We all know the moment teenagers are told not to do something they hustle to make sure they do it as quickly as possible. Let's keep telling them Huck Finn is dangerous. They'll read it and learn something about the sharper end of American humor which will, in turn, make them smarter.One thing the article kind of brought up is the notion that DWM's shouldn't be taught in school anymore (DWM, for those who don't know, is a ghoulish term referring to Dead White Male authors). I can attest, having taught at Crenshaw High School in South Los Angeles, that sooner or later, students in inner-city schools figure out they are being condescended with "culturally-relevant" reading lists that don't include the authors their peers will have read when they get to college. When my students told me they didn't like the textbooks we were using, the ones that excluded "DWMs", I asked them who they would rather me teach. The answer, in every class, was Shakespeare. These kids aren't dumb-- they know they are not being prepared for the university and they do not appreciate the feel-good Polite Police patting them on the head with books that, while worthwhile, do not represent the entire of American literature.Here's a funky idea: How about we teach examples of ALL American literature? Naw, that makes too much sense!
It is sad that people think they have the right to protect me or anyone else from reading a great book. We are so far down the road to bland conformity and too many people do not realize it. As the author of the article pointed out though, it has been done before and I am sure it will continue to be done long after we are gone. I find amusing the anti-cuss measures mentioned at the end. I knew something like that was coming the moment they forced the anti-smoking through.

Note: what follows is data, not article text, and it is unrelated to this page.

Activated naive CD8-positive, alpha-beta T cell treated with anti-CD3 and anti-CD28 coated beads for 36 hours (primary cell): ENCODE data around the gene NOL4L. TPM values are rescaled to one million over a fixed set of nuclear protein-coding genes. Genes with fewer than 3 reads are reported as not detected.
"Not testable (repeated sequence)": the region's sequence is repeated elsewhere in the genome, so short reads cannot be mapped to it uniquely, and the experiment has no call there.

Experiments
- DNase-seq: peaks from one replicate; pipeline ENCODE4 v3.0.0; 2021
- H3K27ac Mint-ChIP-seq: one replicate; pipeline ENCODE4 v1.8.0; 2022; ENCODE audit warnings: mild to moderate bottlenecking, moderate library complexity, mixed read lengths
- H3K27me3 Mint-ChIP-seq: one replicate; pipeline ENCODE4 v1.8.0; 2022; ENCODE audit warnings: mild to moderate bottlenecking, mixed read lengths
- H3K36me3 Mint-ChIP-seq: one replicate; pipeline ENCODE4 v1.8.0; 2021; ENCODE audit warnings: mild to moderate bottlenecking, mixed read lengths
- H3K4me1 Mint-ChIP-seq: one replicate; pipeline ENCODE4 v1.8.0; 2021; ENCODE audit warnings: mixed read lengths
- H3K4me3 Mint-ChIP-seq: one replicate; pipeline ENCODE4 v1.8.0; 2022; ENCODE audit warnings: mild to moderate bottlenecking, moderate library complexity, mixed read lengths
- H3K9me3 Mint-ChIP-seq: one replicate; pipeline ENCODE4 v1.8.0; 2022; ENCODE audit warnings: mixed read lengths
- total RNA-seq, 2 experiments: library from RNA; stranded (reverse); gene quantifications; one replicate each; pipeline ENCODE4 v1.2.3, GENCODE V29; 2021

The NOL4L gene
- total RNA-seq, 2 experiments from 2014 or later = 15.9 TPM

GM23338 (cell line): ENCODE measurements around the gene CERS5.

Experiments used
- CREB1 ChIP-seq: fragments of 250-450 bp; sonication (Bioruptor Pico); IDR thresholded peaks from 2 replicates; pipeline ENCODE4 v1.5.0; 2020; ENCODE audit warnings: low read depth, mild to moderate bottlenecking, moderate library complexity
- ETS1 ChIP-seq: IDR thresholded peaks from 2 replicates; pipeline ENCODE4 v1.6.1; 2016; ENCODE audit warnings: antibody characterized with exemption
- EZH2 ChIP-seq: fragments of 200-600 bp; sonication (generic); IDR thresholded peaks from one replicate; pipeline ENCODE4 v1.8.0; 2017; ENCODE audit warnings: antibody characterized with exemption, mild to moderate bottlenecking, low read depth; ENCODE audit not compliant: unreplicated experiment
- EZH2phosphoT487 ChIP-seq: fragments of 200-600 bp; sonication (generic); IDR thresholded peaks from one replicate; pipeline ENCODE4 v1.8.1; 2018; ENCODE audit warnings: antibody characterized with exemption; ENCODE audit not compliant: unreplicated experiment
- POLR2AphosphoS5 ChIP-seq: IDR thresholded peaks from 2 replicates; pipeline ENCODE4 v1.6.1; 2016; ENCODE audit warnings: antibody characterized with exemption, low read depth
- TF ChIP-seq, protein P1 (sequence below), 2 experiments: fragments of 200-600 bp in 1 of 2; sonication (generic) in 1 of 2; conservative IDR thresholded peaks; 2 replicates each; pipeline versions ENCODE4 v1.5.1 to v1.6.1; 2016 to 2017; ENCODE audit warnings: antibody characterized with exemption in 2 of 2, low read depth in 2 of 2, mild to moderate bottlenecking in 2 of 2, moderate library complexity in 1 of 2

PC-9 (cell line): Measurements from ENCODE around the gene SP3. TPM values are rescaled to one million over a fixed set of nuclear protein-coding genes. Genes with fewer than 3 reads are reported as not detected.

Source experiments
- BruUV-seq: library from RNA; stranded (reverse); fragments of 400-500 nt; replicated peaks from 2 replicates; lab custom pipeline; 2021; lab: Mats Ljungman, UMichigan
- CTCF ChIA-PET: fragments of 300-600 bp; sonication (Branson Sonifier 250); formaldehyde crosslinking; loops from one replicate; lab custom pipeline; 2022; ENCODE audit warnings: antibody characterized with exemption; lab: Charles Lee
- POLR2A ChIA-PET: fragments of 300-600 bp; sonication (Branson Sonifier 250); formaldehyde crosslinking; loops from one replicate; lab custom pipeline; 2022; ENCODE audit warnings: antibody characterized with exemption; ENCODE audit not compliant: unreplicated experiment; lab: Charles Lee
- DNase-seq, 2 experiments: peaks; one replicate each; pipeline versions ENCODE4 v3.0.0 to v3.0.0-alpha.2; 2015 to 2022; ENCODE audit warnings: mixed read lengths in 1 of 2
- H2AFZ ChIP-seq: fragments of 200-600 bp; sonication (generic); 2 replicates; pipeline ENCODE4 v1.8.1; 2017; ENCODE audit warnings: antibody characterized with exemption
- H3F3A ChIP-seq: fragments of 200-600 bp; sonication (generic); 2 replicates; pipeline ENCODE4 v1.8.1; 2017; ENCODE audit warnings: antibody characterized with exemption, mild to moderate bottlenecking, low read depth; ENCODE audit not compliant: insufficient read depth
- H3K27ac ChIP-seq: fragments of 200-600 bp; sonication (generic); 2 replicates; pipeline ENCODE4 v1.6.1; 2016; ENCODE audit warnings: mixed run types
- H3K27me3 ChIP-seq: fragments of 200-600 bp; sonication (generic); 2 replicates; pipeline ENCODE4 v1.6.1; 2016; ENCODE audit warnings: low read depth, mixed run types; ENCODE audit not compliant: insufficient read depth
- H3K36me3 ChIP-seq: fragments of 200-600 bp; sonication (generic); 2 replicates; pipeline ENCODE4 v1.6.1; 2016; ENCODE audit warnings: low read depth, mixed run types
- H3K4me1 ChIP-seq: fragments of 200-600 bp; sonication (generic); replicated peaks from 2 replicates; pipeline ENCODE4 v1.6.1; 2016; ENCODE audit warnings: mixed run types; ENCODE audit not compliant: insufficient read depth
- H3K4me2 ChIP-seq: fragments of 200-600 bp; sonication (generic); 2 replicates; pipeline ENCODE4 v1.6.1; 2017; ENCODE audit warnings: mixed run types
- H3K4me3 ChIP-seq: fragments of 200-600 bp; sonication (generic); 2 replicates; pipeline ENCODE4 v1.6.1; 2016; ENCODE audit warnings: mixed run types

AC, This comment you left was so damn good it should become a post all by itself. I experienced "culturally-relevant" reading lists of a slightly different nature. I went to a religious private school growing up and never read THE CATCHER IN THE RYE or books like FINN because they had bad words or Tom and Huck were dangerous influences according to the enlightened minds that instructed me. Good on those students for demanding Shakespeare. Reb, Yes it goes on and on. Something is always offending some group somewhere. Mr. Twain is laughing his ass off right now and knowingly shaking his head.
BTW I'm almost done reading FINN. I know the story from the coutless flicks I've seen but (no surprise here) the novel is a slice of brilliance and so much better.
The damn do-gooders are always screwing something up.
I don't want to use to much profanity but that's how this makes me all feel - why don't those brain dead arseholes who want to sanitise everything just fuck off! Bastards!
Whoops "TOO" much
I also had a parochial school education, grades 1-8 and thankfully not more. In about the 7th grade, our school, which had no library until then, was given a couple hundred books as a memorial for a student who had died. When it was discovered that there were even words like "gosh" and "darn" in these books, we had to go through them with pens and blot them out. Awful and stupid.
Oscar, I'm not sure I'd even call them do-gooders. Gary, What's sad is we allow these narrow mined minority bastards to call the shots.Ron, That was my education which looking back was ok in the lower grades but when I reached high school I wished I had transferred to public. Yeah, there were books in my school with horrendous profanity like “hell” and “damn” blotted out.
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